This theory has been dubbed the “Ring-Moon Recycling Hypothesis,” which was put forward in a 2021 paper by Amirhossein Bagheri et al. According to this hypothesis, this progenitor moon was ripped apart 1 to 2.8 billion years ago, either by tidal forces or an impact. The resulting debris would have formed a ring around Mars that was eventually recycled to form Phobos and Deimos. As astronomers have noted, this model presents some issues, which include the fact that Mars would still have a ring system. As Dr. Hyodo explained to Universe Today via email, he and his team noted that there are other issues:

Studying the tidal evolution of the moons back in time, Bagheri et al. (2021) found a solution that Phobos and Deimos could once have orbits that would cross each other. This is their evidence: saying that Phobos and Deimos were once a single moon that was split to form Phobos and Deimos. Note that if you change parameters that control the tidal evolution, the orbits of Phobos and Deimos in the past do not cross each other. The idea of ​​Bagheri et al. is based on their parameters that have resulted in orbital crossing in the past.

To test this hypothesis, Dr. Hyodo and his colleagues began with the assumption that Phobos and Deimos were once a single body. They then conducted numerical simulations that combined geophysical and tidal-evolution models of a Mars-satellite system. From this, said Dr. Hyodo, they determined that it was highly unlikely that Phobos and Deimos originated from a single object:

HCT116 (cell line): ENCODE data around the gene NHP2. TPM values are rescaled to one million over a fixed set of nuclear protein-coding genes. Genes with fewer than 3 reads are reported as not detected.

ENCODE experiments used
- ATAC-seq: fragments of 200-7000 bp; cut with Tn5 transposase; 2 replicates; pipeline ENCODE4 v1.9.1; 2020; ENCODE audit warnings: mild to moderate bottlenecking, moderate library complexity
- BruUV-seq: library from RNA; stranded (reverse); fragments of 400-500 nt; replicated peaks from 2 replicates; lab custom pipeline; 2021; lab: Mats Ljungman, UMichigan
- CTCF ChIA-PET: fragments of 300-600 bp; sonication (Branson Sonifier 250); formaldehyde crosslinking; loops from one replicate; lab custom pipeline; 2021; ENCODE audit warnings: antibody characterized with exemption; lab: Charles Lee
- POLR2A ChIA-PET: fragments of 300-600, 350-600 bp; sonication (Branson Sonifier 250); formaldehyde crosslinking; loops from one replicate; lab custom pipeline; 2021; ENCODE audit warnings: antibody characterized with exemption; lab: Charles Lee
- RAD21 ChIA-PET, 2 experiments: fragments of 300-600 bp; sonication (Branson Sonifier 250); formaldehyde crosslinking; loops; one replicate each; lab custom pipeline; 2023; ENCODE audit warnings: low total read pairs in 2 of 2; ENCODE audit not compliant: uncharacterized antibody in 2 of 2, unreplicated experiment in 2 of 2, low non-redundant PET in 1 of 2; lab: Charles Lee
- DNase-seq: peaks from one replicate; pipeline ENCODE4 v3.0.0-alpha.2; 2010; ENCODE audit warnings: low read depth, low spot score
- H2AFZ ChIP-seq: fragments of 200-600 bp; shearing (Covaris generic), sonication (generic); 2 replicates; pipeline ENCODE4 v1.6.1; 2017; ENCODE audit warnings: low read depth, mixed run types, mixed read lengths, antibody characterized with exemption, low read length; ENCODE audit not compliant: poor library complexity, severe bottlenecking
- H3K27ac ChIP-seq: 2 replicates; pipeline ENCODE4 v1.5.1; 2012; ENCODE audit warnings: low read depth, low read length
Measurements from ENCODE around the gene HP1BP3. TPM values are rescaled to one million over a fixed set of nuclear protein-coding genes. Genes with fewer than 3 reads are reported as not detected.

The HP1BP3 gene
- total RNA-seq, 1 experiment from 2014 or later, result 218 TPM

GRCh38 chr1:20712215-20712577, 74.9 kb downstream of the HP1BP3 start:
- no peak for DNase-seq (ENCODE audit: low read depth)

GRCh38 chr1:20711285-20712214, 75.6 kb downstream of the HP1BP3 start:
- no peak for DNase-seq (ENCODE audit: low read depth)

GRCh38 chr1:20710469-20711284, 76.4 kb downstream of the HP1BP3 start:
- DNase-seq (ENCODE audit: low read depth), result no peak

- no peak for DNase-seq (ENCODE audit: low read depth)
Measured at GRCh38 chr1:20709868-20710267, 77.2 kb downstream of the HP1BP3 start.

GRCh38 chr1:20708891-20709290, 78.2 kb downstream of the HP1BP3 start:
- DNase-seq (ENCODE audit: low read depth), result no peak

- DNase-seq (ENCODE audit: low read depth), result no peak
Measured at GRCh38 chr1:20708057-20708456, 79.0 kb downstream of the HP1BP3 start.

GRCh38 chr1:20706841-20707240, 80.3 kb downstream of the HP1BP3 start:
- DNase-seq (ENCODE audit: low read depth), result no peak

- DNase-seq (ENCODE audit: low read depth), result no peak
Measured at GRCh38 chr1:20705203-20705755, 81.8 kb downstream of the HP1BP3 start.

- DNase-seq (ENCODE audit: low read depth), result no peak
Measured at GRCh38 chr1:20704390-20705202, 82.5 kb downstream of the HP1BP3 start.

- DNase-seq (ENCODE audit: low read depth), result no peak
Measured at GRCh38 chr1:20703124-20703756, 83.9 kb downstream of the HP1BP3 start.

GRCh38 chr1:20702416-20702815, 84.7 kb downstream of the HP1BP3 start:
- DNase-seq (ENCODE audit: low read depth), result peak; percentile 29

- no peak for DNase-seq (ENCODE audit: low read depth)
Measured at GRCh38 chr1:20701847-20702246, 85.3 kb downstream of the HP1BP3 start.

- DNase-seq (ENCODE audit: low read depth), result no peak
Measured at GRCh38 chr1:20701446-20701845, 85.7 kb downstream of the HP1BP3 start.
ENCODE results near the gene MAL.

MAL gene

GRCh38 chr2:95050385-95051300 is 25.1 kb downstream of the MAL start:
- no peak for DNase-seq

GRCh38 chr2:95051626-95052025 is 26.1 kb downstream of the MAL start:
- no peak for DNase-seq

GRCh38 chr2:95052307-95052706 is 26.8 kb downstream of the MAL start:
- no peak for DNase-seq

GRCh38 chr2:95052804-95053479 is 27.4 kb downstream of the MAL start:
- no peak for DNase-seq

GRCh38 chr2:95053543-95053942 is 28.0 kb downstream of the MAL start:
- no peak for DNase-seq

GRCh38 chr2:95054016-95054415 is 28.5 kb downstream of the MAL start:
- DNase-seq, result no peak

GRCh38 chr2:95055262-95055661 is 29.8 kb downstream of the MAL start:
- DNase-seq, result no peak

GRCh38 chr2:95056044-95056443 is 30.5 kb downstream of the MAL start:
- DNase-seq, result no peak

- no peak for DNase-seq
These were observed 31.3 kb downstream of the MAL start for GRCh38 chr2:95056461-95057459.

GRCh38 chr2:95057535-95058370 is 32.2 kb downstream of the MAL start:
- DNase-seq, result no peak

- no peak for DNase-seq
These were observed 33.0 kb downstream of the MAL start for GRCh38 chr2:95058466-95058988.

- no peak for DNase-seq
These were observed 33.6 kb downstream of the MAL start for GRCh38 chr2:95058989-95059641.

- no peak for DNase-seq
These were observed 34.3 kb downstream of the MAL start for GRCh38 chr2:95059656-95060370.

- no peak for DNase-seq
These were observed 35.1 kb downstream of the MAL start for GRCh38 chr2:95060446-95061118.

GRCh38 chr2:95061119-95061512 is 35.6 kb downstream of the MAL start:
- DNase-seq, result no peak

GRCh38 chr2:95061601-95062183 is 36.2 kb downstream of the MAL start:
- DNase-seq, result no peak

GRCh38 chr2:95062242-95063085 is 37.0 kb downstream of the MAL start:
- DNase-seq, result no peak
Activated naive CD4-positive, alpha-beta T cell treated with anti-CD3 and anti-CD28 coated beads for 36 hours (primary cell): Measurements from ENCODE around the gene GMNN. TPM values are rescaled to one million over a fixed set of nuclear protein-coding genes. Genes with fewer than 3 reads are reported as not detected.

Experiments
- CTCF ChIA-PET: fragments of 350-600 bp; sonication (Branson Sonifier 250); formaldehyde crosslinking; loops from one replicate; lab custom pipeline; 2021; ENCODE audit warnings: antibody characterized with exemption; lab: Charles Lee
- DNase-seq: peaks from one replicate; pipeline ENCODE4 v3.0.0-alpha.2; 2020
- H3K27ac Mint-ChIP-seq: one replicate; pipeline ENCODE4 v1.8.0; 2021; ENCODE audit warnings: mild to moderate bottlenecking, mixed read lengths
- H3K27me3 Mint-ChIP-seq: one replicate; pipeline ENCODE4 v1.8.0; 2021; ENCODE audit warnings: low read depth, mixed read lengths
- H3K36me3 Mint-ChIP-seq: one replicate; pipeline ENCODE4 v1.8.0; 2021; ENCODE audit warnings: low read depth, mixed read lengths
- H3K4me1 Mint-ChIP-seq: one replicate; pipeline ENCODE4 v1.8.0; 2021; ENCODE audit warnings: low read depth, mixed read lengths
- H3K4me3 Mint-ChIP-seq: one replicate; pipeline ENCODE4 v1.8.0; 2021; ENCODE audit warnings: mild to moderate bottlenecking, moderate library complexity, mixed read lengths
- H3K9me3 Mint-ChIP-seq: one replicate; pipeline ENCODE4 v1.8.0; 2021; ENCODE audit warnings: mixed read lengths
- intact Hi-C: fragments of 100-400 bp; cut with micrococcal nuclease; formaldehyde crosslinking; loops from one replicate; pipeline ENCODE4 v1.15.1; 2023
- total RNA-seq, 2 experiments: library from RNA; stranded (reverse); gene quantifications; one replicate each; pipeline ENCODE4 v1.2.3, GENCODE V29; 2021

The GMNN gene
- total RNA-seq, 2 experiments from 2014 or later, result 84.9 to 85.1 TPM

“We then calculated successive orbital evolutions of the moons in the direct 3-body approach (Mars-Phobos-Deimos), which can precisely calculate close encounters, gravitational interactions, and collisions between moons. We found that the two moons would most likely (more than >90% by chance) collide with each other within a very short timescale after the splitting (<10^4 years). This impact is very destructive (ie, high-velocity impact), and thus the two moons (Phobos and Deimos) are catastrophically destroyed.”

In short, if Phobos and Deimos were split from a single progenitor Moon (1 to 2.7 billion years ago), they would have collided within 100,000 years. This would have left Mars with another debris ring that would still be there today, rather than its two irregularly-shaped satellites that happen to be asteroid-like in composition. These findings have renewed the debate about where Mars’ moons came from and also suggest that it may not be resolved until sample-return missions are sent to explore the Martian satellites.